“Our ties to Yale and Yale New Haven Hospital are long and deep,” said Michael Taylor, chief executive officer of the Cornell Scott-Hill Health Center. “If Yale were not here, we would need double the health center’s funding.”

Cross-pollination between Yale and the community has led to real progress in such areas as infant mortality, but health problems persist. New Haven remains a city where poverty and chronic diseases are intertwined. The city’s minority residents suffer disproportionately from such serious and often preventable illnesses as diabetes, high blood pressure, obesity, asthma, and heart disease. Rates of chronic disease far exceed those of the state as a whole and those of surrounding communities, according to DataHaven, a local nonprofit. In many cases, the gap is shockingly wide: 11 percent of New Haven’s 130,000 residents have diabetes, compared to 5 percent in the outer-ring suburbs.

More than a fifth of city residents suffer from food insecurity, compared to 7 percent in outer-ring communities.

A closer look at the data reveals that those problems are concentrated in the city’s eight poorest neighborhoods, all of which have largely minority populations: West Rock, Newhallville, Dixwell, Dwight, West River, the Hill, Fair Haven, and Quinnipiac Meadows. About a quarter of the people in those neighborhoods suffer from asthma, double the state rate, according to a 2015 DataHaven study. The incidence of diabetes—13 percent—is nearly twice that of the state as a whole.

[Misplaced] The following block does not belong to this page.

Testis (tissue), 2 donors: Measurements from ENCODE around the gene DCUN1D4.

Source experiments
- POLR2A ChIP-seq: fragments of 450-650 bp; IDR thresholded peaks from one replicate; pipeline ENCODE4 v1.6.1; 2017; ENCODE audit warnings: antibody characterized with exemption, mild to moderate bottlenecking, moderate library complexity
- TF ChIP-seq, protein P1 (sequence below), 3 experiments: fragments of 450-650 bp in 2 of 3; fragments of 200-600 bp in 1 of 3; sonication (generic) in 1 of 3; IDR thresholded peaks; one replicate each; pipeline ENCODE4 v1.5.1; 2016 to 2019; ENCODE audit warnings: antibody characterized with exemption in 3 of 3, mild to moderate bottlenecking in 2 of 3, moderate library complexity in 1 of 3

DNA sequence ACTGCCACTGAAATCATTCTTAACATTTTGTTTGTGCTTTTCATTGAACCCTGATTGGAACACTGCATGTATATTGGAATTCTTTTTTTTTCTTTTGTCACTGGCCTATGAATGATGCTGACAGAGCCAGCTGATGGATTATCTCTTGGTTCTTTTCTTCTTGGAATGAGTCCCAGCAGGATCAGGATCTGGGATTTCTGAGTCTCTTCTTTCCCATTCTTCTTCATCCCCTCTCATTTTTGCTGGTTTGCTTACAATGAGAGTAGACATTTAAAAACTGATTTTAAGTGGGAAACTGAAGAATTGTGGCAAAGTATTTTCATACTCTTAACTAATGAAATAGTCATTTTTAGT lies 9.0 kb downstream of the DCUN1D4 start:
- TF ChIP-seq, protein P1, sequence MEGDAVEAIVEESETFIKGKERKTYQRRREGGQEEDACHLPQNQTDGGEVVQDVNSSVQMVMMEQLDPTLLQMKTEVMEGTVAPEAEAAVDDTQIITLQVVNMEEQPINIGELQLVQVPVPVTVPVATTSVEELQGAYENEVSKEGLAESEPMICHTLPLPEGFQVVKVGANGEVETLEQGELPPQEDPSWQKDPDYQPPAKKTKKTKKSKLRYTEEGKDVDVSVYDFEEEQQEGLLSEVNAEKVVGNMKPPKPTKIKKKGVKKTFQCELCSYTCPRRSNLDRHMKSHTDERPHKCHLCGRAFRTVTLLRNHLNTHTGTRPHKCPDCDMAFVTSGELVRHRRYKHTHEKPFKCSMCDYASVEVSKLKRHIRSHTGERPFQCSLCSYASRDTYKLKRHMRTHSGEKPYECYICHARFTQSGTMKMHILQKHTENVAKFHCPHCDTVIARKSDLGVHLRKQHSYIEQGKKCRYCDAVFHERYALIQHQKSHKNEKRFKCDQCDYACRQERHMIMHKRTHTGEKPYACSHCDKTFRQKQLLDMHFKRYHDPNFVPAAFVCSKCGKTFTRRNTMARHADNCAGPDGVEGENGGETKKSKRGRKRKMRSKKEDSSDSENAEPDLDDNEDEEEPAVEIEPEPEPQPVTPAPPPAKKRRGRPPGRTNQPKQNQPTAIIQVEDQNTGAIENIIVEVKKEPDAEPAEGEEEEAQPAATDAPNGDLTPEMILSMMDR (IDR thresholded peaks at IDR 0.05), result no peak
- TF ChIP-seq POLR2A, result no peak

The economic gap is equally yawning. As of 2015, the city’s eight poorest neighborhoods had an unemployment rate of 22 percent compared to 5 percent for the rest of the city, according to DataHaven. Connecticut may have the nation’s fourth highest median household income—$65,753—but that figure falls by more than half in neighborhoods like the Hill, where the picture grows even bleaker—one area of central Fair Haven reports a median household income of just $19,485, according to the website Unemployment there is 24 percent, and almost 46 percent of residents live below the poverty line.

As the saying goes, your ZIP Code reveals more about your health than your genetic code.

Looking at the big picture

In the face of such challenges, health care professionals and researchers in New Haven have in recent years adopted a new approach. They have been incorporating the realities of their patients’ daily lives into treatment plans, said Marjorie S. Rosenthal, M.D. ’95, M.P.H., co-director of the National Clinician Scholars Program at Yale, and director of the program’s Community Research Initiative. The program teaches Yale trainees principles of epidemiology and biostatistics, as well as how to work with community partners to identify critical challenges to the health of individuals and communities.